Do your best to remember highlights of the interview from each person involved. You may even consider refreshing your memory by writing notes on the back of each business card as soon as you return from your interview. Include a few unique details in each of your thank-you notes to create a genuine reconnection with everyone involved in your interview process, and to ideally get them talking to each other about wanting to hire you.
With the job market as competitive as it is, job seekers need to do everything they can to connect with interviewers and stand out from the competition. Using these tools, your carefully-constructed thank-you email could be what closes the deal and earns you the job offer.
(For even more advice on thank you notes, read our full lessons inside the Big Interview curriculum, or check out our post Job Interview Thank You Notes 101)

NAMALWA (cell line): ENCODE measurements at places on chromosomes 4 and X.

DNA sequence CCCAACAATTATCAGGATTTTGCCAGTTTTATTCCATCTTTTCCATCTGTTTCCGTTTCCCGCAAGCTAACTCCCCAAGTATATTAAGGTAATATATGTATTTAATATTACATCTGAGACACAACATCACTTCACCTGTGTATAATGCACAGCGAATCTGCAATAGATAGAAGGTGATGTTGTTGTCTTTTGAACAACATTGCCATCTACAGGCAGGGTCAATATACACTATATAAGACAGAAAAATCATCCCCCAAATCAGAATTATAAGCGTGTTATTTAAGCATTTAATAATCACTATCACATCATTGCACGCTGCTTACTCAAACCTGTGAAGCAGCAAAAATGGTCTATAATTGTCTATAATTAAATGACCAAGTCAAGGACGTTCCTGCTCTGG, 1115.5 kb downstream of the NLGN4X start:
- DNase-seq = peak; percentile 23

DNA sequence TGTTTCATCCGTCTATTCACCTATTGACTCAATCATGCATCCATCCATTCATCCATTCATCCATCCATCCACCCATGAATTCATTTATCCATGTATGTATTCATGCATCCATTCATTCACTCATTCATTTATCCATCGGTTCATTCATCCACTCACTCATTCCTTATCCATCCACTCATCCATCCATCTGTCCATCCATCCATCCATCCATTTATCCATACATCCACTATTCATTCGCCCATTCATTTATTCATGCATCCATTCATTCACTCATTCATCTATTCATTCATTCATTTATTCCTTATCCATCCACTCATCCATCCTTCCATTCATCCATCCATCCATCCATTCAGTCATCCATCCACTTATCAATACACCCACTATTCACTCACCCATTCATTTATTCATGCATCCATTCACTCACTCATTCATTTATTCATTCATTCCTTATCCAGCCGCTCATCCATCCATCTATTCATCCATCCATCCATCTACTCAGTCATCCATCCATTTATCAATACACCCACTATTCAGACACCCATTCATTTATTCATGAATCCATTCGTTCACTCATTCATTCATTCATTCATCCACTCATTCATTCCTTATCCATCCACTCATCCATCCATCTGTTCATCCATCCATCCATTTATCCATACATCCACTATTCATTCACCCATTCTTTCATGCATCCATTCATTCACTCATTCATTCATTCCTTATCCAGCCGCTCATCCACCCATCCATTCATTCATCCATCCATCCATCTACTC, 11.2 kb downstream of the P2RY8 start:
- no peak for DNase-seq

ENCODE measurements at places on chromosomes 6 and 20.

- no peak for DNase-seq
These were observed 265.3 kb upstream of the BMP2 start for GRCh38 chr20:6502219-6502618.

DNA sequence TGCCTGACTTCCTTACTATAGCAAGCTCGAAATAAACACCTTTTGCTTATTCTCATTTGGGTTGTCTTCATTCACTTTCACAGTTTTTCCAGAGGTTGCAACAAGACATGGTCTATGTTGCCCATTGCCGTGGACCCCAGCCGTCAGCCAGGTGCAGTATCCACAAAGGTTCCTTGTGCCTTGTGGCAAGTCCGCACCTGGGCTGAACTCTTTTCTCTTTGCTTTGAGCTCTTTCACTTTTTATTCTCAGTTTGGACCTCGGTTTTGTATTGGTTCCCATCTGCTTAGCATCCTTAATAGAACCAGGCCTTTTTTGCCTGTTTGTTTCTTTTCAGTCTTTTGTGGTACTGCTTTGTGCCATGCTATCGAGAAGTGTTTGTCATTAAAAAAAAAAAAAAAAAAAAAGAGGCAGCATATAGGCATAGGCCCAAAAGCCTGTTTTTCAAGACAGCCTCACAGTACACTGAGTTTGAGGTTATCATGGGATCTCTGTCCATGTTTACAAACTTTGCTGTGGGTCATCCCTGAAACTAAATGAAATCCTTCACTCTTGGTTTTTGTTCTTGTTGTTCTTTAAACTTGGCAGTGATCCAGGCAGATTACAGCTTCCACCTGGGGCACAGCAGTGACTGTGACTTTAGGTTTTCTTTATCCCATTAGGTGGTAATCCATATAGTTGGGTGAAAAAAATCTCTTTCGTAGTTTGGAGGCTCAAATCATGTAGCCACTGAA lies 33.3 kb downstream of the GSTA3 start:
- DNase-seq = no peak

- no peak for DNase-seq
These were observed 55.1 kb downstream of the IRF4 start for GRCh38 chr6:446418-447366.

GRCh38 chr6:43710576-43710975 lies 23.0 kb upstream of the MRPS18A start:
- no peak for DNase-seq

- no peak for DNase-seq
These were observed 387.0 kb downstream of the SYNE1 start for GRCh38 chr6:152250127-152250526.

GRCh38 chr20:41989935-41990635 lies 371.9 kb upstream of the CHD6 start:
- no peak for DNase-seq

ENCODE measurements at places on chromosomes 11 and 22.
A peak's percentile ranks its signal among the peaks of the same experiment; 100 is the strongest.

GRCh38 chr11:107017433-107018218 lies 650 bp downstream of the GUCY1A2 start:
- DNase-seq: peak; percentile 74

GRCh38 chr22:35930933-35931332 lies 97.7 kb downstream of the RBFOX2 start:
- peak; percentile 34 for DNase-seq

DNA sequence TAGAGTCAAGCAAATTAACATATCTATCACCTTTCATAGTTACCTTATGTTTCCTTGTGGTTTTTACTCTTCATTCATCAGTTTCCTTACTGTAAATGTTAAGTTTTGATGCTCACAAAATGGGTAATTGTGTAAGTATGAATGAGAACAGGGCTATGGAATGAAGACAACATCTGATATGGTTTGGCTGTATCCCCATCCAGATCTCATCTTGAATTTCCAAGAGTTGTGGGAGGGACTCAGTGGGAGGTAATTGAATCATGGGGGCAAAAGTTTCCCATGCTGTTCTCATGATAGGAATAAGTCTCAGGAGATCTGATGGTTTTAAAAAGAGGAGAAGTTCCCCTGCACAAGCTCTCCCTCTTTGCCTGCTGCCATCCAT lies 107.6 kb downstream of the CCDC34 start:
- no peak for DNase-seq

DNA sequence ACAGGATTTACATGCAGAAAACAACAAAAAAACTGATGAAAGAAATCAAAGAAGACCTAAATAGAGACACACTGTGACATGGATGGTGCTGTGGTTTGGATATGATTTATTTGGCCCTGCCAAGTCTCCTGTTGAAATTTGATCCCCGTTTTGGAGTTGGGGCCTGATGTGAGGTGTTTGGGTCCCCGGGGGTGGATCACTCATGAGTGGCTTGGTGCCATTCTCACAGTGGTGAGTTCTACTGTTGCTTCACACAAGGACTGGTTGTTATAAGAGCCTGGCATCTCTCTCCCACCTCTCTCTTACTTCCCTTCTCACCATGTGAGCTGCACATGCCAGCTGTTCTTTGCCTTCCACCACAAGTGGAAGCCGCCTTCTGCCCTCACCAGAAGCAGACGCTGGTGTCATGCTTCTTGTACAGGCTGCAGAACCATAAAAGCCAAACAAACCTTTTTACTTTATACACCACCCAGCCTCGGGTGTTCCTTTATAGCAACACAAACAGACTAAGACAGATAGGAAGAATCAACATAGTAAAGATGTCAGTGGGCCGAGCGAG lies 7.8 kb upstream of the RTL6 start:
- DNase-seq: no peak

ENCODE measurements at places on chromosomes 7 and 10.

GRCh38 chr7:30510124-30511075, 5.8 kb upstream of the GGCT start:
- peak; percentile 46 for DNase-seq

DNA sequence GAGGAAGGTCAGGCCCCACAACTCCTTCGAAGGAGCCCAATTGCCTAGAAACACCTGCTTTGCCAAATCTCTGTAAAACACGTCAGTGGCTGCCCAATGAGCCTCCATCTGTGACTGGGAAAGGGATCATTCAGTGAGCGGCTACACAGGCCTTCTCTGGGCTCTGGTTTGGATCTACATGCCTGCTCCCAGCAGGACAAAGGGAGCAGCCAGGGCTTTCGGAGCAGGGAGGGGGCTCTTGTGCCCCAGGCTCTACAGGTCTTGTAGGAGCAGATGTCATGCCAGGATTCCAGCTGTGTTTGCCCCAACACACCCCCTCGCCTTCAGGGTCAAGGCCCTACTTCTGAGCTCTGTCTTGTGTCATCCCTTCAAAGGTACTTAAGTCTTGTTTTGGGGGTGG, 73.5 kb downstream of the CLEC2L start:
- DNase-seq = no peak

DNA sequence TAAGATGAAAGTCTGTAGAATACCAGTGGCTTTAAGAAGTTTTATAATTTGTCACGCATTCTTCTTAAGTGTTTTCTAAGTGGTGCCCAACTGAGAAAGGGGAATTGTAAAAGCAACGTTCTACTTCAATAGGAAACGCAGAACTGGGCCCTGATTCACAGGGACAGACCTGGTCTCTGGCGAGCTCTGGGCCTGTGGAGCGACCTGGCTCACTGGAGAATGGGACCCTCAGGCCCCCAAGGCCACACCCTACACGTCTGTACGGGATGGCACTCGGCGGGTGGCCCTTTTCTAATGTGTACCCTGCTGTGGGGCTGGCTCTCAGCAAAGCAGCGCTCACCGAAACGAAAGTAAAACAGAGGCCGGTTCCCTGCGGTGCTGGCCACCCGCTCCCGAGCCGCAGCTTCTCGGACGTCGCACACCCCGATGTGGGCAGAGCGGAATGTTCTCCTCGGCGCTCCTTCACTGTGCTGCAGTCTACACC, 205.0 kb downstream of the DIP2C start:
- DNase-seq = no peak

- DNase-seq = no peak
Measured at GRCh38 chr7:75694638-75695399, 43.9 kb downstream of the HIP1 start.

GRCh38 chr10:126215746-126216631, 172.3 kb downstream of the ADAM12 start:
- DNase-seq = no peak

Interview thank you email examples, what to include, when to send it, and tips for writing to express your appreciation for the opportunity to meet with them.
Here at Career Contessa, any time we interview a job candidate, we wait to see whether they'll write a thank you note or not. You'd be surprised how often they don't—and that's right about when we decide not to hire them.
Sending a thank you note after the interview can really set you apart from other candidates. By drafting and sending a thoughtful thank you note, you are signaling your continued interest and solidifies a positive impression with the interviewer. And you know what else? It's just plain good manners to say thank you.
I’ve actually had hiring managers tell me to wait to schedule a second interview until we receive a post-interview follow-up email, and we've skipped hiring someone at Career Contessa when because we don't receive a thank you (it's one of our 11 reasons why you don't get a job offer). Yup, saying thank you is that important.